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Fish Infection
Cat Scratch
Poisoning in
in Pug Dods
High Mortality
in Pond
raised Fish
in Dogs
Toxicity of
More in
in Cattle


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Cat-scratch fever, also known as cat-scratch disease (CSD), is a disease of humans caused by a pleomorphic gram negative bacteria.  The bacteria is dif­ficult to culture requiring special culture conditions. The organism is stained by War-thin-Starry silver stain and not by Gram stain.  The organ­ism can be detected in biopsy or needle aspirate material from affected tis.sues early in the disease.  Because of the difficulty in culturing the organism, diagnosis is based on 1) a history of exposure to a cat, 2) illness characterized by regionallymphadenitis, 3) other causes of 1ymphadenopathy having been excluded, 4) characteristic histopathology of a lymph node, 5) the presence of silver staining bacteria in biopsy material, and depending on availability, 6) a positive skin test with Hanger-Rose an-ti gen.

Cat scratch disease primarily affects children between the ages of 2-12 and is reported most often in the fall and win­ter months.  The role of the cat is unknown but it is sus­pected the organism is a com­mensal of the mouth, skin, or picked up on the paws from the environment.  The organism causes no signs of illness in cats and is most often associated with cats less than one year of age.  Infection by the CSD organism occurs common­ly from a scratch, puncture wound, or by the cat licking abraded skin.  Soon after the patient is scratched a red area develops which develops into a blister.  The blister ruptures, encrusts, and forms a papule up to 1 cm in diameter which lasts for several weeks.  The organ­ism is present in the papule. Regional1ymphadenopathy devel­ops 2-3 weeks after the initial exposure and glands become painful.  Most commonly, lymph nodes of the head, neck axil­lary and inguinal areas are affected.  In some cases lymph nodes are abscessed.  Usually 1ymphadenopathy resolves in 2-4 months although it may last for up to 2 years.  In a low number of patients conjunctival entry of the organism (probably caused by wiping the organism across the eyebrow by the hand) results in a soft granuloma or polyp developing on the eyelid. This is referred to as Parinaud'soculog1andu1arsyn­drome .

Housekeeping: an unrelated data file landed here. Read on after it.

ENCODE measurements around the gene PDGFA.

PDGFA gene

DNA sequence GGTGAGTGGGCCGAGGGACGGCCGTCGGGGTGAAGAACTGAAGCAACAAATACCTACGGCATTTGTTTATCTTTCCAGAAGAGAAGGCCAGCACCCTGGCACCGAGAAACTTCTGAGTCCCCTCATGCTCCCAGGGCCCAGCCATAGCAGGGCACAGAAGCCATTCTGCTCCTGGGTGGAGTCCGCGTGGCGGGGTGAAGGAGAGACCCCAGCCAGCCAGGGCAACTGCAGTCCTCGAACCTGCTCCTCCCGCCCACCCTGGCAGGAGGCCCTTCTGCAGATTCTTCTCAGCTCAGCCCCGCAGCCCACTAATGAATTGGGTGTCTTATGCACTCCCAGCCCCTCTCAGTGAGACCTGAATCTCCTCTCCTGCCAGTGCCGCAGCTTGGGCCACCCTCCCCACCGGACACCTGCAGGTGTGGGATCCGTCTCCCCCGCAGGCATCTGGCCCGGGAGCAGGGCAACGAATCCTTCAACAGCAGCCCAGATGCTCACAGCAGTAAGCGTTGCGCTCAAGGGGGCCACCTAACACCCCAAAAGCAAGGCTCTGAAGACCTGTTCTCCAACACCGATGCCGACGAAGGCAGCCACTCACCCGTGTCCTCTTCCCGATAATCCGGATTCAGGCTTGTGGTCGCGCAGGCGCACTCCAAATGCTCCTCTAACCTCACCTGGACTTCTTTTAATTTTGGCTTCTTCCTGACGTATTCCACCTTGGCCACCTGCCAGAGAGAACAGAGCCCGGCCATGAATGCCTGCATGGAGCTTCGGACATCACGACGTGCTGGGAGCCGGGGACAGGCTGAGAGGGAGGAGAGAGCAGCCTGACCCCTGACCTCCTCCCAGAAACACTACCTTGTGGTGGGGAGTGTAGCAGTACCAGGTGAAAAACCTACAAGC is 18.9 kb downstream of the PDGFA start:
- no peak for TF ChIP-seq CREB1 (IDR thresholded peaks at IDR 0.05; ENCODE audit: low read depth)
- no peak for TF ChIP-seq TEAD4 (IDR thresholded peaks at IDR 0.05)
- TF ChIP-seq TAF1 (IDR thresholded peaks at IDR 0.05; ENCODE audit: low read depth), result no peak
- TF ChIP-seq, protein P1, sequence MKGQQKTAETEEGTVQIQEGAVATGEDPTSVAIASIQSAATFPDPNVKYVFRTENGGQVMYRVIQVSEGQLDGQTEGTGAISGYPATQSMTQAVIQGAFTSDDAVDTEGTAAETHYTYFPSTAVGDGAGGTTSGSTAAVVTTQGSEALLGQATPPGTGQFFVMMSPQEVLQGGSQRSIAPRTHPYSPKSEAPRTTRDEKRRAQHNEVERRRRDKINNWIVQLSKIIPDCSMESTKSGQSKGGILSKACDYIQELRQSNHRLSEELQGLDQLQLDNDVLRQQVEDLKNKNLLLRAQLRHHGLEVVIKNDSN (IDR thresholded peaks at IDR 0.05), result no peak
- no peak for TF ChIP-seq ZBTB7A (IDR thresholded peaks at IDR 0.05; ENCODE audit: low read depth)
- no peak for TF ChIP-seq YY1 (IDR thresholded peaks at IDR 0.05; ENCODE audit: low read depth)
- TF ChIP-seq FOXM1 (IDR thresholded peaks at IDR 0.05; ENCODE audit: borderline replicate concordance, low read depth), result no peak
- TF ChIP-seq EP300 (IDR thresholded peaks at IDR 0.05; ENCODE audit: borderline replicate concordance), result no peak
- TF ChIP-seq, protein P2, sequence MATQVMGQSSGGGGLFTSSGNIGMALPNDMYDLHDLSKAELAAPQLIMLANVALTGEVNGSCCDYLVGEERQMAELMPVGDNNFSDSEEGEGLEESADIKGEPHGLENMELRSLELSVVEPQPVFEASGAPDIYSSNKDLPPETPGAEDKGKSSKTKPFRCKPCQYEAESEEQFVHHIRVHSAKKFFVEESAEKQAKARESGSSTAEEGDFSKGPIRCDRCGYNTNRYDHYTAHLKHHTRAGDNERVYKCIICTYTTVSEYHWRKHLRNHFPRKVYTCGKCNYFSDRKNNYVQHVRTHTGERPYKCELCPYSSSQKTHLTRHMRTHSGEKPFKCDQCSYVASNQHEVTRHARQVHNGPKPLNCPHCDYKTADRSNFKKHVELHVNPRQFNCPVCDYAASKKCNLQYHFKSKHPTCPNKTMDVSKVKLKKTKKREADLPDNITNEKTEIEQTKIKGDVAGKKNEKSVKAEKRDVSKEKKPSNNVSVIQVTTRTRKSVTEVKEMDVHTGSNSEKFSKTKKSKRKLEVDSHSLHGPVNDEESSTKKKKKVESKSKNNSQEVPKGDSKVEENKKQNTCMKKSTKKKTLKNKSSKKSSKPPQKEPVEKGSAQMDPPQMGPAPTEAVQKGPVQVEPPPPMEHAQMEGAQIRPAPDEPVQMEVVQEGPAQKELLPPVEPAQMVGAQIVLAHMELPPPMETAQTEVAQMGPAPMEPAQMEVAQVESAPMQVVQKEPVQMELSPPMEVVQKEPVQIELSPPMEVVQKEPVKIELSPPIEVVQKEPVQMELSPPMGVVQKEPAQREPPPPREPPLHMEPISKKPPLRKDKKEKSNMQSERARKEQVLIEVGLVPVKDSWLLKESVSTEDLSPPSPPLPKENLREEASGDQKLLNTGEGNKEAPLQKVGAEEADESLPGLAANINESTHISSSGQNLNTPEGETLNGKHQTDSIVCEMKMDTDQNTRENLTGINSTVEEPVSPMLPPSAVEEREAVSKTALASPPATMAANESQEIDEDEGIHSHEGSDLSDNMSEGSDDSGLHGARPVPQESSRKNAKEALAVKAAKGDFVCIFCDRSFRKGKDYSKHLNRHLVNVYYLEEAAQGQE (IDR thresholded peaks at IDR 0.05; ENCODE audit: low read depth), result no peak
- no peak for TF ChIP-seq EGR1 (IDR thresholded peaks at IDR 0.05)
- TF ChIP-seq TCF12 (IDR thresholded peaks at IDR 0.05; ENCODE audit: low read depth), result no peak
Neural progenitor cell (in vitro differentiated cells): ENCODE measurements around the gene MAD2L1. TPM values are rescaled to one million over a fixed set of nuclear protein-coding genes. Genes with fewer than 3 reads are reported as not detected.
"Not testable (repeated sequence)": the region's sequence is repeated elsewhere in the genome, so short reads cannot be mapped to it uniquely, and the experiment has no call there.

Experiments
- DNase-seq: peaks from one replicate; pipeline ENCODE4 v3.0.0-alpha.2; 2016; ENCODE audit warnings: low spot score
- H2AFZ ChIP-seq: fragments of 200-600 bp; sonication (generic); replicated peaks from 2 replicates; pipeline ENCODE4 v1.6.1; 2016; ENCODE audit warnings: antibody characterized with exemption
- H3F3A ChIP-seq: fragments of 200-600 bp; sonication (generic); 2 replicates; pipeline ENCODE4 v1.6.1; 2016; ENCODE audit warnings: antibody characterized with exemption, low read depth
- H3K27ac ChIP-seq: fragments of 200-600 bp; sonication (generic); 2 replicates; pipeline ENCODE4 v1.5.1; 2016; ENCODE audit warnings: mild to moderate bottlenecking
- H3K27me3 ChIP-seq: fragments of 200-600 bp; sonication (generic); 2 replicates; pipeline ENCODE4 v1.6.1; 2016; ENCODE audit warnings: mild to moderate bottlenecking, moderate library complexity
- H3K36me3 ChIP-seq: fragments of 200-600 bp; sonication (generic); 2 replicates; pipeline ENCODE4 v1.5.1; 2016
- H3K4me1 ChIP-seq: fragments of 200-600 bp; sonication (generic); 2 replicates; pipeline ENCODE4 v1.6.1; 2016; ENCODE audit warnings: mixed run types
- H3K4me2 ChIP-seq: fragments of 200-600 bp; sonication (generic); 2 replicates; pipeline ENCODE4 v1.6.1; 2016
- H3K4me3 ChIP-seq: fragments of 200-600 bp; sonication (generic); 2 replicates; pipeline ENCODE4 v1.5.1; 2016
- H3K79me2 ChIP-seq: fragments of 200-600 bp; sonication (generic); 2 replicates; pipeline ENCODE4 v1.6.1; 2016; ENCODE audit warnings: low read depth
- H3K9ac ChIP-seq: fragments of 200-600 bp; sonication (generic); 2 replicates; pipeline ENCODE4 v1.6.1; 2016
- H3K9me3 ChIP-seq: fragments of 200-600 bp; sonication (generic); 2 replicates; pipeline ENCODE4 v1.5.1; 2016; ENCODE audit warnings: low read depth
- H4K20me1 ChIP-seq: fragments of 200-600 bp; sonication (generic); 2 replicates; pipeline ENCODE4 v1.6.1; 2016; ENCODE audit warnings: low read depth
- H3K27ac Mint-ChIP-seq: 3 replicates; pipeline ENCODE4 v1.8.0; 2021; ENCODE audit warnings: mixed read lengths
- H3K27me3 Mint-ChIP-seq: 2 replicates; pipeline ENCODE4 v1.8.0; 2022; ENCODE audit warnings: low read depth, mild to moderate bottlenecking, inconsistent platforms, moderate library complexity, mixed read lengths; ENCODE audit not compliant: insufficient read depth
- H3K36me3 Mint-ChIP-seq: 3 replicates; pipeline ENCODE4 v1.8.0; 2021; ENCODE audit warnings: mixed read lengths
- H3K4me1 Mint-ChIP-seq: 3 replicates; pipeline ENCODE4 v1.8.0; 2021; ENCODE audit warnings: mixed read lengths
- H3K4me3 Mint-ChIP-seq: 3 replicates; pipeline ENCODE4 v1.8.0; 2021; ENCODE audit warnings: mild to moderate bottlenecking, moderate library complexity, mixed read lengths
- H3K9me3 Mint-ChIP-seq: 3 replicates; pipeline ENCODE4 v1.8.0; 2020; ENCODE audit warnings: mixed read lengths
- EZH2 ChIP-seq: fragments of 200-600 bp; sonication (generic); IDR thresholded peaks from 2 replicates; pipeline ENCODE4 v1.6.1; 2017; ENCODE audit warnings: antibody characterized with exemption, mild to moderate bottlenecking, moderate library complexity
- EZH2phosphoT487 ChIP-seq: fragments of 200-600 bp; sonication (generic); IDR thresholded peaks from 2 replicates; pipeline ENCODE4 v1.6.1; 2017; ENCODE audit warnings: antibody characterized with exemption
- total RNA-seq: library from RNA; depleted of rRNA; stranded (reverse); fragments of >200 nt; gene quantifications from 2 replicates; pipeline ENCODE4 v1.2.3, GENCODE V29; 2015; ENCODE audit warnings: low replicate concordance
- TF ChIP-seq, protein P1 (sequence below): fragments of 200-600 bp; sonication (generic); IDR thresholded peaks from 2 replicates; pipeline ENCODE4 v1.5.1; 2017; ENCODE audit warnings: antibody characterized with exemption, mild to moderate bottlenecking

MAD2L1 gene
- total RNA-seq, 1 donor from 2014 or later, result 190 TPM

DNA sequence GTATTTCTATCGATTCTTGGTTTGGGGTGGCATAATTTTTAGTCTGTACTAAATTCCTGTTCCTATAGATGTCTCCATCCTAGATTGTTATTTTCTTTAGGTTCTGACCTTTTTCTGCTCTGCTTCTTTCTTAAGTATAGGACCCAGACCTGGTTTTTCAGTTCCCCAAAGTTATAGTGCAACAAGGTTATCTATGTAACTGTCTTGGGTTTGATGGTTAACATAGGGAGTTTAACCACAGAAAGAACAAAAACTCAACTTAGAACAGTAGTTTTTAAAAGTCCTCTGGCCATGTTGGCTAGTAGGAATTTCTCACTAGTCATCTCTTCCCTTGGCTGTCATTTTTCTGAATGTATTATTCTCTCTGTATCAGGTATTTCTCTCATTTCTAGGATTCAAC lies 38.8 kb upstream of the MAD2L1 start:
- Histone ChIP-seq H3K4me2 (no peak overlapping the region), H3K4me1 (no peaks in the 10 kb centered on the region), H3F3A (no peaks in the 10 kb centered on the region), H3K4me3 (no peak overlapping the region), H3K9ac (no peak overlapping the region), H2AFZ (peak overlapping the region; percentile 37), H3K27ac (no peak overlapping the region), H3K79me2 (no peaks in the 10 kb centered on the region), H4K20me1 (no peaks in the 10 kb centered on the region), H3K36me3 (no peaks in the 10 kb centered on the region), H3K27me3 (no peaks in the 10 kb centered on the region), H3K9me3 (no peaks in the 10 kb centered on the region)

The CSD organism is present in healthy cats and is not highly infectious for all members of a household. Therefore, it 1s not necessary to remove the cat from the fam-ily.  Prevention of CSD can be achieved by declawing the cat, prompt washing of any scratches or wounds acquired while han­dling a cat, not allowing a cat to lick open wounds on a human, and washing hands well after handling a cat.  Antibiotics do not appear to shorten the course of the disease or to prevent abscessation of lymph nodes.  Suspected cases should be referred to a family physi­cian for proper diagnosis and medical attention.

Terry L.Bowersock,DVM,PhD Chief of Microbiology


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